Ariana Díaz Celma

Opening the Primavera Sound Festival at Parc del Forum is not easy, and pulling off a notable performance is even more difficult. The Madrid trio Fira Fem came to Barcelona to conquer one of the toughest arenas, one of the world’s finest festivals. Born in 2009 with an experimental vocation, their two albums to date have turned them into one of Spain’s best twisted pop bands. Fira Fem combines post-rock with tropicalism in Aedificatoria (Aloud Music). Their second, self-titled album, features more post-punk with a hint of pop.

Is the Primavera Sound an excuse to introduce Luis, the new drummer?

Óscar: The idea is to present him in all our shows and so we have something to talk about (laughs).

Pablo: In fact, I played at the SOS festival a few weeks ago. I’ve heard you get on very well…

O: Luís is responsable for the albums’ design. He’s also been involved in the composition of some of our songs and recordings, so it could be said he’s family now.

Fira Fem, Bourbaki… You like abstract names. Where do you get them from?

Manu: Bourbaki is the name of the electronic music parties I organize, and although the rest of the band always comes I organized them myself.

O: Fira Fem are ramdom words that at some point we thought sounded well, though they don’t mean anything.

You were responsible for opening the Primavera Sound, a mission you have successfully accomplished despite the responsibility it involved and the schedule. Is that why you asked your fans to choose your first song?

O: In fact, that was the idea of Sergio from Aloud Music, our label. We did it just to see what would happen, out of curiosity, but then we played the set we wanted.

M: Opening the Primavera Sound is already part of our evolution. In 2011 we played at the MySpace stage and playing on the ATP stage in 2014 is an improvement.

You also have an electronic music performance scheduled?

M: When bands can’t play an electronic music show they usually go acoustic. When we have those limitations, we choose electronic sets and include more tracks from the album.

O: The penultimate song today, for example, began as an electronic experiment that has ended up becoming a new song, so it was created the other way around. And what’s the title?

O: ‘Dandy’, and it’s dedicated to Pablo.

What do you like most, a regular concert or an electronic set?

M: As Machín said, it’s two different loves.

O: It’s like choosing between a boxer or a slip, or between knickers or tangas. It’s hard to decide.

Speaking of knickers? One of the hits on your second album is ‘I fucked Fira Fem before they were famous’. Is that a tribute to the girls you met before the band?

O: Not exactly. ‘Ffucked’ can mean many things. In this case it’s more ?I screwed up’. Many times at the beginning it’s very easy to screw things up..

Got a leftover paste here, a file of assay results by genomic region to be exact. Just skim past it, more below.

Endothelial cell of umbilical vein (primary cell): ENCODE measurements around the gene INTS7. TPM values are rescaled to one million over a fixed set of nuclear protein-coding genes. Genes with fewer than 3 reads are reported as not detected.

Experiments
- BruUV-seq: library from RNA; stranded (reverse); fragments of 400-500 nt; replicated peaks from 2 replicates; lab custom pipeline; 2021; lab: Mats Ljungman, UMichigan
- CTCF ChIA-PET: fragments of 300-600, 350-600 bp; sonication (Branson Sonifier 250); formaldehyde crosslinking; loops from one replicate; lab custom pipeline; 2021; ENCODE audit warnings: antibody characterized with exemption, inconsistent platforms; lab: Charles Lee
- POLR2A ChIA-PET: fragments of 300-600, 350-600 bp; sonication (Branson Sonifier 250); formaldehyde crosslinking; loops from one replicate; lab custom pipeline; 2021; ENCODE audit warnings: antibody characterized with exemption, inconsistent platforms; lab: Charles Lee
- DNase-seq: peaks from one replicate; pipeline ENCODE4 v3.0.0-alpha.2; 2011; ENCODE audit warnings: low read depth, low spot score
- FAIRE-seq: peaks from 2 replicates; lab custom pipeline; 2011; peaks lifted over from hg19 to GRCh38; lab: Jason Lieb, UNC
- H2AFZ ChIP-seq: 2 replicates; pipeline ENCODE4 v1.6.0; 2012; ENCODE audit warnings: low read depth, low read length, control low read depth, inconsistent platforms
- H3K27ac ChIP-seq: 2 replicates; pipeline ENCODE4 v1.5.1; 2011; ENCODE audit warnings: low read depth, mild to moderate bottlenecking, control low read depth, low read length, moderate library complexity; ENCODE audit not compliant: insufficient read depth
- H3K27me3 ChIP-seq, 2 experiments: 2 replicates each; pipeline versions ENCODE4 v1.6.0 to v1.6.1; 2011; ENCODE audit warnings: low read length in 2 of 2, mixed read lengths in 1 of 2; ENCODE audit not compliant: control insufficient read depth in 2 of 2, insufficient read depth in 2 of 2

Your first album was much tropicalista than the second? Is that an evolution?

P: From the outside it’s a quite coherent combination of each of them. I think the second album reflects their personalities very well. Sometimes we’re about to finish writing a song when Manu comes up and says it could be improved this or that way, and that could be his only contribution to the song, but his personality is also expressed nonetheless.

O: I think we have made progress and that our evolution is rather clear.

M: Since we know each other we have absorbed a lot and I think that is rather apparent. Can we speak of an evolution in electronic music?

O: As far as electronic music goes… it’s been there for a long time but it’s starting to show only now. It’s like the economy, it changes at some point, but the results are seen after a while.

M: When we say we make electronic music is not exactly dance music. We use its sounds to write stuff because we find them interesting.

O: What we want to evolve towards durability. It is easy to fall for trends, but trends disappear fast and we want our songs to age well.

M: Everything temporal makes us feel vertigo. We want to try not to be victims of the latest trend.

So far you have received good critics and you have appeared on the cover of MondoSonoro…

O: We can only be thankful for all the support we’ve had from the start. When in 2011 we were invited to the Demoscópicas parties, we were just a project. Now we’re a band.

M: We also started to collaborate with Red Bull back then and that’s when we started to become known as a band.

Your favourite hotspots?

O: Fusion VIP, a couple exchange club.

P: Museo del Prado, the Reina Sofía Museum and the Conde Duque area in general.

D: El Circo de Malasaña.

M: The Teatro Lara and the Sala Siroco, where I spend many hours.

You’d ban?

O: Umbrellas.

M: Demagogy Steve Aoki.

P: Poor, homeless people.

D: Football.

You can’t stop listening to…

M: ‘Water Jump’ by Daniel Avery.

P: ‘Everyday Robots’ by Damon Albarn.

O: ‘Ramona’ by El Dúo Dinámico.

D: ‘Make Some Noise’ by the Beastie Boys.

You never thought you’d end up?

E: Combing my hair every morning and I do it a lot lately.

M: Devoting so much time to music-related things. Music and parties eat up all my time.

O: Loving you so much (laughs).

Good2b means?

D: Being bearded?

E: Being.

*Pictures by Cecilia Díaz Betz